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Microactuator Flexes Under Laser Light

BERKELEY, Calif., Dec. 17, 2012 — A microscale actuator that flexes like a tiny beckoning finger under a burst of laser light may point toward practical applications in artificial muscles, microfluidics and drug delivery.

The Lawrence Berkeley National Laboratory (Berkeley Lab) microactuator is more efficient and powerful than current microscale actuation technology, including human muscle cells, according to Berkeley Lab and University of California, Berkeley, scientist Junqiao Wu. It uses an oxide material that expands or contracts based on the temperature, providing more information about the fundamental materials science of phase transitions, Wu said.

The actuators use vanadium dioxide, a strongly correlated material with exotic electronic behaviors such as an unusual pair of phase transitions. When heated above 67 °C, vanadium dioxide transforms from an insulator to a metal, accompanied by a structural phase transition that shrinks the material in one dimension while expanding in the other two.


A pulse of laser light can induce the Berkeley Lab microactuator to flex. In this microscope image, a palm-like array of actuators flexes one at a time (top panel) or all at once (middle panel). The lower panel shows individual fingers flexing underwater — a capability that makes the device suitable for biological applications. Images courtesy of Lawrence Berkeley National Lab.

“At the transition, a 100-µm-long wire shrinks by about 1 µm, which can easily break the contact,” Wu said. “So we started to ask the question: This is bad, but can we make a good thing out of it? And actuation is the natural application.”

Taking advantage of the shrinkage, the scientists fabricated a free-standing strip of vanadium dioxide topped with a chromium layer. When the strip is heated with a burst of laser light or a small electrical current, the material contracts, and the whole strip bends like a finger.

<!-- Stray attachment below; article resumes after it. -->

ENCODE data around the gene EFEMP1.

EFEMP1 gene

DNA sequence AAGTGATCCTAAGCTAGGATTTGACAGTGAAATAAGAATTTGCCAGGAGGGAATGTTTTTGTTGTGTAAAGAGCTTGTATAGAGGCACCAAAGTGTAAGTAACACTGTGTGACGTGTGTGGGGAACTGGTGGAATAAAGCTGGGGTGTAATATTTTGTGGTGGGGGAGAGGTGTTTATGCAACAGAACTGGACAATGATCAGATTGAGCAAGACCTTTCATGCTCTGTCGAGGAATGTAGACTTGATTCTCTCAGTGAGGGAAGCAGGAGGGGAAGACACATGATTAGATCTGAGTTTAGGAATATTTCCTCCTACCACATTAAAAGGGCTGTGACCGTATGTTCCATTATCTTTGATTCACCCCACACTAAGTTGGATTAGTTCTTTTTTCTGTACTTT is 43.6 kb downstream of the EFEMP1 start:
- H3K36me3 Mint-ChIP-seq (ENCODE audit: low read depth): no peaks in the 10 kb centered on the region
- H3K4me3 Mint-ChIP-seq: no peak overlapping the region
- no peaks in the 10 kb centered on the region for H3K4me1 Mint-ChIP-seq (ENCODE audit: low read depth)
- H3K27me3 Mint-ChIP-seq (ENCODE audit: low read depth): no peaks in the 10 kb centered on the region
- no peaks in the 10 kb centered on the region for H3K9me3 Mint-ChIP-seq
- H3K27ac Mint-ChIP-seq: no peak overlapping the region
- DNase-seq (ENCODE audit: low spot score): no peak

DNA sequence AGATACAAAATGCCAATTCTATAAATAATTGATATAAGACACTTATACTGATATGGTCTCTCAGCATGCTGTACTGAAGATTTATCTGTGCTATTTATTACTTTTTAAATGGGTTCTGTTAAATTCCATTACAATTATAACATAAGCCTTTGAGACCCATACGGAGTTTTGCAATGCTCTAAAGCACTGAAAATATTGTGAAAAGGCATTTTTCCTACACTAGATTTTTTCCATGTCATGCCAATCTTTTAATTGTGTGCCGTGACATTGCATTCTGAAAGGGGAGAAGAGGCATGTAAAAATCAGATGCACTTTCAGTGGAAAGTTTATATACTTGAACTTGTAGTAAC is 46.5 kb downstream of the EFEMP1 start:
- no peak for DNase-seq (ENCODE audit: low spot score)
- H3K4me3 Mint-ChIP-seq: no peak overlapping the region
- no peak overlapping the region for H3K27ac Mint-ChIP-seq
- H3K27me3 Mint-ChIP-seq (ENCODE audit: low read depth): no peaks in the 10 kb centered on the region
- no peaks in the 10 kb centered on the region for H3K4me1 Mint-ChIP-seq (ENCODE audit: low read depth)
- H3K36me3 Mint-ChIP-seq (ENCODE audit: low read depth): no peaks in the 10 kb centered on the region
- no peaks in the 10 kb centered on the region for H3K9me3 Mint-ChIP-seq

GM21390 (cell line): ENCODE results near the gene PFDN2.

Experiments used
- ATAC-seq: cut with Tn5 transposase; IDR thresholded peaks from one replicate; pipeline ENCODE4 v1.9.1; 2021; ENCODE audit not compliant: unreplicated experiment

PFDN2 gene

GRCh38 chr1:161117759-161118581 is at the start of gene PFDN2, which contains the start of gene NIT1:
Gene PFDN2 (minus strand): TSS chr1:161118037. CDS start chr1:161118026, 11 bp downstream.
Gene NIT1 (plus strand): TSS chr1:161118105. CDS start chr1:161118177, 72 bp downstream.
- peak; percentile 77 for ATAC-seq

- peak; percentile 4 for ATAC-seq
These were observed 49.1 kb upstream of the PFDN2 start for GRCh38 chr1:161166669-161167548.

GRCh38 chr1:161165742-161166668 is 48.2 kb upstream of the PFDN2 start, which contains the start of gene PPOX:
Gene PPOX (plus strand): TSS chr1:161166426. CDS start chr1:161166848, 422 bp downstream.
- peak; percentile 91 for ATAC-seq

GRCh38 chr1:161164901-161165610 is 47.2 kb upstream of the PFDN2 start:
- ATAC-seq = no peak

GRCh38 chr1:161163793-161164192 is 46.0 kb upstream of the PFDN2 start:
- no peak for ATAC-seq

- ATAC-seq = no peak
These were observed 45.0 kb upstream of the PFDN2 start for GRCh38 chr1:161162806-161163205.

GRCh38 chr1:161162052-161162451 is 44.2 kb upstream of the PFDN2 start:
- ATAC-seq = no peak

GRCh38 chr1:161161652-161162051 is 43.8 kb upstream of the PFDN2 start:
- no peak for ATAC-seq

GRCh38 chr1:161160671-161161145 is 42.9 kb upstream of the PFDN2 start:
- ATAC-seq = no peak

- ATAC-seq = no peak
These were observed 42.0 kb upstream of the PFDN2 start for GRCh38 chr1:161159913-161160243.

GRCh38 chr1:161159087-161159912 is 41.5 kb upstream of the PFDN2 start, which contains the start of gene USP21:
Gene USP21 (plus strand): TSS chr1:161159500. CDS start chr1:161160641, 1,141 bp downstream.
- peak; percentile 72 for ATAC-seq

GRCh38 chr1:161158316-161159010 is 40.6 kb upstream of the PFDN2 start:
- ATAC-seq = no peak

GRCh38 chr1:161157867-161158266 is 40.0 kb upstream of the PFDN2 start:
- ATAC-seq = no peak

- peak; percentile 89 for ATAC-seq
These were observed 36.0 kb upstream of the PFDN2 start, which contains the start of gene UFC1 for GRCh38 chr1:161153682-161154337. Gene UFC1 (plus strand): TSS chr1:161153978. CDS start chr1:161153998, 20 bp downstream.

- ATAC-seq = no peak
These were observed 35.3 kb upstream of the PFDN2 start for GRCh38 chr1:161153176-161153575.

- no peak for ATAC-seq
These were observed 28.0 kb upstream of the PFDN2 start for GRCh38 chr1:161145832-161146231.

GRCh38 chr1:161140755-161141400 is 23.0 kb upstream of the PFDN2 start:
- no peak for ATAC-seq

"The displacement of our microactuator is huge," Wu said. "Tens of microns for an actuator length on the same order of magnitude — much bigger than you can get with a piezoelectric device — and simultaneously with very large force. I am very optimistic that this technology will become competitive to piezoelectric technology, and may even replace it."

Currently, piezoelectric actuators are the standard for mechanical actuation on microscales, but they are difficult to grow, require large voltages and often use toxic materials such as lead.


A single actuator curls and extends as the temperature is changed by 15 °C, as shown in this micrograph. On right, actuators in a palmlike configuration all curl together, opening and closing like a tiny hand. The scale bar is 50 µm.

“Our device is very simple, the material is nontoxic, and the displacement is much bigger at a much lower driving voltage,” Wu said. “You can see it move with an optical microscope! And it works equally well in water, making it suitable for biological and microfluidic applications.”

The microactuators could also be used as tiny pumps for drug delivery or as mechanical muscles in microscale robots.

Wu and his colleagues have already partnered with the Berkeley Sensing and Actuation Center to integrate the actuators into devices for applications such as radiation-detection robots for hazardous environments.

Next, they plan to create a torsion actuator — a more challenging feat because it involves a complicated design of gears, shafts and belts.

“Here we see that with just a layer of thin film, we could also make a very simple torsional actuator,” Wu said.

The findings were reported in Nano Letters (doi: 10.1021/nl303405g). 

For more information, visit: www.lbl.gov


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